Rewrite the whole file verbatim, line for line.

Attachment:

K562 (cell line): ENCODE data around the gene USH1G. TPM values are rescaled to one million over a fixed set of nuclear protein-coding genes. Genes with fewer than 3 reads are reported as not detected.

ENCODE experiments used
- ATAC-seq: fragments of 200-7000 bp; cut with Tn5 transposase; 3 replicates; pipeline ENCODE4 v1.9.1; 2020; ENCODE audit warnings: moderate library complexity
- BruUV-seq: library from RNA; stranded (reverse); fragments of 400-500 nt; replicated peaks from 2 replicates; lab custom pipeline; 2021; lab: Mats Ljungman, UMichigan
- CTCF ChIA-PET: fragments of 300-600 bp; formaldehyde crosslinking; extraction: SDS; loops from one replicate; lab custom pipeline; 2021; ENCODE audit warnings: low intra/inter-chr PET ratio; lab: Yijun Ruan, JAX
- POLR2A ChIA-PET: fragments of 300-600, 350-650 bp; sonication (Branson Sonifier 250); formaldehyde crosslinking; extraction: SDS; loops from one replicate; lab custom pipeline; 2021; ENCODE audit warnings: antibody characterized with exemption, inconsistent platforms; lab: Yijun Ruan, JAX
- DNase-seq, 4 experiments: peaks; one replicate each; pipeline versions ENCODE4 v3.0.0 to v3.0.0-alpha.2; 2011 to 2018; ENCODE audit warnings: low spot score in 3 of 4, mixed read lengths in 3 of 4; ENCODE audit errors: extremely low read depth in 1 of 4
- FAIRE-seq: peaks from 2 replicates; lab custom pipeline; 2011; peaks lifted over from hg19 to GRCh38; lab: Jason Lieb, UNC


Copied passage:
K562 (cell line): ENCODE data around the gene USH1G. TPM values are rescaled to one million over a fixed set of nuclear protein-coding genes. Genes with fewer than 3 reads are reported as not detected.

ENCODE experiments used
- ATAC-seq: fragments of 200-7000 bp; cut with Tn5 transposase; 3 replicates; pipeline ENCODE4 v1.9.1; 2020; ENCODE audit warnings: moderate library complexity
- BruUV-seq: library from RNA; stranded (reverse); fragments of 400-500 nt; replicated peaks from 2 replicates; lab custom pipeline; 2021; lab: Mats Ljungman, UMichigan
- CTCF ChIA-PET: fragments of 300-600 bp; formaldehyde crosslinking; extraction: SDS; loops from one replicate; lab custom pipeline; 2021; ENCODE audit warnings: low intra/inter-chr PET ratio; lab: Yijun Ruan, JAX
- POLR2A ChIA-PET: fragments of 300-600, 350-650 bp; sonication (Branson Sonifier 250); formaldehyde crosslinking; extraction: SDS; loops from one replicate; lab custom pipeline; 2021; ENCODE audit warnings: antibody characterized with exemption, inconsistent platforms; lab: Yijun Ruan, JAX
- DNase-seq, 4 experiments: peaks; one replicate each; pipeline versions ENCODE4 v3.0.0 to v3.0.0-alpha.2; 2011 to 2018; ENCODE audit warnings: low spot score in 3 of 4, mixed read lengths in 3 of 4; ENCODE audit errors: extremely low read depth in 1 of 4
- FAIRE-seq: peaks from 2 replicates; lab custom pipeline; 2011; peaks lifted over from hg19 to GRCh38; lab: Jason Lieb, UNC